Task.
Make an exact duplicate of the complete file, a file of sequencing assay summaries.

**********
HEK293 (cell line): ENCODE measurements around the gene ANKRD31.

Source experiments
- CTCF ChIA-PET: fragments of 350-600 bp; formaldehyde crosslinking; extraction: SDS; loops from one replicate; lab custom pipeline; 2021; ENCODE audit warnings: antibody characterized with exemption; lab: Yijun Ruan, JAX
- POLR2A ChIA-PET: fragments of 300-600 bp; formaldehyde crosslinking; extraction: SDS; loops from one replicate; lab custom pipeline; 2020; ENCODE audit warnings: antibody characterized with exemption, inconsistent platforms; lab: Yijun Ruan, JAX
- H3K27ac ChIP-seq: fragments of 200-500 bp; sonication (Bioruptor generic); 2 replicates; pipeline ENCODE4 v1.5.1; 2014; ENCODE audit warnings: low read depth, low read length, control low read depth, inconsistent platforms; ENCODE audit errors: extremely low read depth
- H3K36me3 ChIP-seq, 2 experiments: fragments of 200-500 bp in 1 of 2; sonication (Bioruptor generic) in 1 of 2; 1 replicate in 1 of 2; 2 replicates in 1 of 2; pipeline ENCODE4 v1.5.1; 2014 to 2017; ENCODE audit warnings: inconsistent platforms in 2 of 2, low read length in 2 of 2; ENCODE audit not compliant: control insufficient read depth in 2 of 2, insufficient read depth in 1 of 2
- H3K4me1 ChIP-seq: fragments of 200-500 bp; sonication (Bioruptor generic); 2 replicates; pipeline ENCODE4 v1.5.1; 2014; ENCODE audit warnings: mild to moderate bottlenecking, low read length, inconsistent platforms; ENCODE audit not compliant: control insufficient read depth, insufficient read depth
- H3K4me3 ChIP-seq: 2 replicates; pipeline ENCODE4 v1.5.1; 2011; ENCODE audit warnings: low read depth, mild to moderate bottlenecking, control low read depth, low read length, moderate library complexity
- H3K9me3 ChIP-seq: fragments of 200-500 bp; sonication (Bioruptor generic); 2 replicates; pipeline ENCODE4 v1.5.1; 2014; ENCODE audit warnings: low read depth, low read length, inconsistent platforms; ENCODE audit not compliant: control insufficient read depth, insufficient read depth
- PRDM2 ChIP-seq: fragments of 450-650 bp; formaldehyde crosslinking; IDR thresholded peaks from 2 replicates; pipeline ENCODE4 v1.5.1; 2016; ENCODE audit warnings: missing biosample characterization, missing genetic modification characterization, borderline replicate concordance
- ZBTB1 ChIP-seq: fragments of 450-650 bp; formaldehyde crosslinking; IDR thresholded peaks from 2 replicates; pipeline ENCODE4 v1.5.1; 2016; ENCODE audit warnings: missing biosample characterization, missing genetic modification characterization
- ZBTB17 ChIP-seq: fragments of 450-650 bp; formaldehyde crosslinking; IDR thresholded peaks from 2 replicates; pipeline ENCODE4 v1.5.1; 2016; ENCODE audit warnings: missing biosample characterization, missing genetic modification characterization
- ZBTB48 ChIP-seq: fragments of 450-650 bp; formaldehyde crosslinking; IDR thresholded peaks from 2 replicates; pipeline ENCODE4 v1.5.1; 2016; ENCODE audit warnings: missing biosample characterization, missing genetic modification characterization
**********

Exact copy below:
HEK293 (cell line): ENCODE measurements around the gene ANKRD31.

Source experiments
- CTCF ChIA-PET: fragments of 350-600 bp; formaldehyde crosslinking; extraction: SDS; loops from one replicate; lab custom pipeline; 2021; ENCODE audit warnings: antibody characterized with exemption; lab: Yijun Ruan, JAX
- POLR2A ChIA-PET: fragments of 300-600 bp; formaldehyde crosslinking; extraction: SDS; loops from one replicate; lab custom pipeline; 2020; ENCODE audit warnings: antibody characterized with exemption, inconsistent platforms; lab: Yijun Ruan, JAX
- H3K27ac ChIP-seq: fragments of 200-500 bp; sonication (Bioruptor generic); 2 replicates; pipeline ENCODE4 v1.5.1; 2014; ENCODE audit warnings: low read depth, low read length, control low read depth, inconsistent platforms; ENCODE audit errors: extremely low read depth
- H3K36me3 ChIP-seq, 2 experiments: fragments of 200-500 bp in 1 of 2; sonication (Bioruptor generic) in 1 of 2; 1 replicate in 1 of 2; 2 replicates in 1 of 2; pipeline ENCODE4 v1.5.1; 2014 to 2017; ENCODE audit warnings: inconsistent platforms in 2 of 2, low read length in 2 of 2; ENCODE audit not compliant: control insufficient read depth in 2 of 2, insufficient read depth in 1 of 2
- H3K4me1 ChIP-seq: fragments of 200-500 bp; sonication (Bioruptor generic); 2 replicates; pipeline ENCODE4 v1.5.1; 2014; ENCODE audit warnings: mild to moderate bottlenecking, low read length, inconsistent platforms; ENCODE audit not compliant: control insufficient read depth, insufficient read depth
- H3K4me3 ChIP-seq: 2 replicates; pipeline ENCODE4 v1.5.1; 2011; ENCODE audit warnings: low read depth, mild to moderate bottlenecking, control low read depth, low read length, moderate library complexity
- H3K9me3 ChIP-seq: fragments of 200-500 bp; sonication (Bioruptor generic); 2 replicates; pipeline ENCODE4 v1.5.1; 2014; ENCODE audit warnings: low read depth, low read length, inconsistent platforms; ENCODE audit not compliant: control insufficient read depth, insufficient read depth
- PRDM2 ChIP-seq: fragments of 450-650 bp; formaldehyde crosslinking; IDR thresholded peaks from 2 replicates; pipeline ENCODE4 v1.5.1; 2016; ENCODE audit warnings: missing biosample characterization, missing genetic modification characterization, borderline replicate concordance
- ZBTB1 ChIP-seq: fragments of 450-650 bp; formaldehyde crosslinking; IDR thresholded peaks from 2 replicates; pipeline ENCODE4 v1.5.1; 2016; ENCODE audit warnings: missing biosample characterization, missing genetic modification characterization
- ZBTB17 ChIP-seq: fragments of 450-650 bp; formaldehyde crosslinking; IDR thresholded peaks from 2 replicates; pipeline ENCODE4 v1.5.1; 2016; ENCODE audit warnings: missing biosample characterization, missing genetic modification characterization
- ZBTB48 ChIP-seq: fragments of 450-650 bp; formaldehyde crosslinking; IDR thresholded peaks from 2 replicates; pipeline ENCODE4 v1.5.1; 2016; ENCODE audit warnings: missing biosample characterization, missing genetic modification characterization